Welcome to the new installment of Budget Bytes, where I recommend you games that cost $10 or less. Let’s get into the titles for this month!
10mg: SLASHER, Interrupted
SLASHER, Interrupted is a neat little game about the telling of a campfire story. You play as Emily, whose name is changeable. All she’s trying to do is tell a spooky story at the campfire. However, just as she’s getting to the good parts, her three girlfriends interrupt her, predicting what will happen next.
The choices in this game come down to whose interpretation of the story you’ll tell. Will you tell the cute story that Ellie wants? Maybe something comedic and chill for Rosie? Or will you tell the horror story you originally intended to tell for Caroline’s enjoyment? It’s up to you. You can do a mixture of all three or create a story with one of the characters in mind.
I really enjoyed the writing. The way Emily tells her stories, no matter how she tells it, is great. It really comes off as someone telling you a campfire story, with all the details she puts in. The dynamic between the entire cast is great too. They poke fun at one another and make comments about the direction the story is going. However, I do wish we got more dialogue from Emily. Outside of storytelling, she doesn’t say much.
SLASHER, Interrupted is really short. It took me less than ten minutes to complete my first run of the game. However, there is a lot of replayability, trying to do different combinations of the story to see how it unfolds. Plus, the game is cheaper than a cup of coffee. I highly recommend checking out SLASHER, Interrupted if you’re looking for something cute, and maybe even a little spooky, to play.
You play as Robin, who is a part of a group that plays “Wizards and Wyverns,” a tabletop role-playing game very much like Dungeons and Dragons. The game starts up with her making her character and having the game explained to her by Subin, a young woman Robin has a crush on. Then the game fast forwards six months, where we’re now at the end of Robin and her group’s campaign, facing the final challenger, Vulcuzar, Lord of Crawling Bone. With all your friends locked in cages, it’s all up to you, the most dashing bard the land has ever seen, to save the day by…flirting with Vulcuzar!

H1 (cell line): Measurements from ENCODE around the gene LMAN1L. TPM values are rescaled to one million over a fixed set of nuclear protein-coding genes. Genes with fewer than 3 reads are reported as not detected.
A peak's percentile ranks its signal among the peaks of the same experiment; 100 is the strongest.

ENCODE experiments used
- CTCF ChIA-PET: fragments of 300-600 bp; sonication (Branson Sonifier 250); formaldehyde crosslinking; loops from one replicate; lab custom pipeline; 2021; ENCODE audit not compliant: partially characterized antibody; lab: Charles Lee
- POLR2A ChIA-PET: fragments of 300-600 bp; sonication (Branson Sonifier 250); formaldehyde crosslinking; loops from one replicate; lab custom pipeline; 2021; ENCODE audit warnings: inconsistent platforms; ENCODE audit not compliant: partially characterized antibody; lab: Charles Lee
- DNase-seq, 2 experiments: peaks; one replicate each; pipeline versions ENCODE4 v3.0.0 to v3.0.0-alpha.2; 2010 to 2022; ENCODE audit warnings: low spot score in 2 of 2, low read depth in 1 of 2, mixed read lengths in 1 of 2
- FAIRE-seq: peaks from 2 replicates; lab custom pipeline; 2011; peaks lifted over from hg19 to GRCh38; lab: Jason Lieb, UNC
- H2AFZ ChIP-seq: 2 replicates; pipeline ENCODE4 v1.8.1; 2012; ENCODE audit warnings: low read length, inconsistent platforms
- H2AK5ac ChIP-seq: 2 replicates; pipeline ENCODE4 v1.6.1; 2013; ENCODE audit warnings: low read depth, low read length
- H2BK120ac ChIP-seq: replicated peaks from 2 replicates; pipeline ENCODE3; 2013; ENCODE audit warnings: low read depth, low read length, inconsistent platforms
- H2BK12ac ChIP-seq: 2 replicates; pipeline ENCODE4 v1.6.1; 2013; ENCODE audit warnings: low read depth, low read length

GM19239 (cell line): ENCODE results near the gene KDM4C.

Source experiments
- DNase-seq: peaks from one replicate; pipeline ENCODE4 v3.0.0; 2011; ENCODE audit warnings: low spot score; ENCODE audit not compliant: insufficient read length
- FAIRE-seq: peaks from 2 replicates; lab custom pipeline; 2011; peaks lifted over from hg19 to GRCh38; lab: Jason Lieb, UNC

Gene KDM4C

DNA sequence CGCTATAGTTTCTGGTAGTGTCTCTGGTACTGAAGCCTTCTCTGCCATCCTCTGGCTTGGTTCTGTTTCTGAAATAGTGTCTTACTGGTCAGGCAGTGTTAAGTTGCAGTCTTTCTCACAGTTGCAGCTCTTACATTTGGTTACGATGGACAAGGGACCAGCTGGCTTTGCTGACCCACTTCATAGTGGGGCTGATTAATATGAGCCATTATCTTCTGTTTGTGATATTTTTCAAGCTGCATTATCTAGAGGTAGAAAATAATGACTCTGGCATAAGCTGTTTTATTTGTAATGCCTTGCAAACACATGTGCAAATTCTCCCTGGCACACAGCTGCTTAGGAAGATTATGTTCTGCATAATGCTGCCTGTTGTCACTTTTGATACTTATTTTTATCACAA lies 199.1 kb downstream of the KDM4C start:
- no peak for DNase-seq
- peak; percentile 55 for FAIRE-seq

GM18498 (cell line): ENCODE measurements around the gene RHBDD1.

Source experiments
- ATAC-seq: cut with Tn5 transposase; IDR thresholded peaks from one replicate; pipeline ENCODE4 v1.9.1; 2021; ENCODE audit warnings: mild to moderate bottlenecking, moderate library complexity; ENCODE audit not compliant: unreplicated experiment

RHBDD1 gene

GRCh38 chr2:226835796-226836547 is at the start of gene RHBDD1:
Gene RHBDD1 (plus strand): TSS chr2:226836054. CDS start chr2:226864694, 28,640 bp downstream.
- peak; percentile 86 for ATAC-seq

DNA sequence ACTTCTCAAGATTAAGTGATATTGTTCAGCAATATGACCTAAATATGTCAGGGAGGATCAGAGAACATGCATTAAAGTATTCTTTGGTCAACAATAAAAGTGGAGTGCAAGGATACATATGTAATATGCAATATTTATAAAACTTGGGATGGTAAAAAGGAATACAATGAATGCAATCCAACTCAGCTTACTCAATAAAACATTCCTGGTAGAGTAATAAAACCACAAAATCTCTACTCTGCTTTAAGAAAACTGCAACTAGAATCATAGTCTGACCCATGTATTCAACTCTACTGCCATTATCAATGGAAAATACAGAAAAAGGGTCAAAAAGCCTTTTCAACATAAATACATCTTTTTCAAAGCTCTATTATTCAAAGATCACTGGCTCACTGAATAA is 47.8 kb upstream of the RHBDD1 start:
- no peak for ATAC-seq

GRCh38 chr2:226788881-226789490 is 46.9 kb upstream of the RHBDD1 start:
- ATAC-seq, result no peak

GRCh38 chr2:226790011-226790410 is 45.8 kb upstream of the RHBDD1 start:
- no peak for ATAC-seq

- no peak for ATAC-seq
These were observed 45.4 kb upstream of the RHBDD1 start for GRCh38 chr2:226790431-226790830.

Throughout the game, you have to make the correct choices that will get Vulcuzar to fall in love with you, and in order to do that, you really need to get to know him. You do this when you go inside his mind and begin to learn about his life, his friends, and his favorite things. Learning what’s important to Vulcuzar is the key to winning his heart, and ultimately Subin’s heart, if you manage to do everything correctly.
I really enjoyed the comedic writing in this game. If you’ve ever played a tabletop game, you know that the games can get chaotic pretty quickly, especially in something like Dungeons and Dragons where the story will develop based on your actions. Seeing the cast react to Robin as she tries her best to flirt with the evil lord is fantastic.
The game is also really cute at times as well, especially when you come back to reality and interact with Robin’s friends. You learn how much she is infatuated with Subin and you can’t help but root for her, hoping that she gets the girl at the end.
The game’s soundtrack is amazing as well, and you really feel like you’re in an RPG battle.
Bard Harder! is a tough game to pass up, especially when it’s only $1.99. It’s hard to find a quality game for that cheap anywhere else. So, I recommend giving this game a try and seeing if you can woo over Vulcuzar.
Available Platforms: Windows, Mac (itch.io)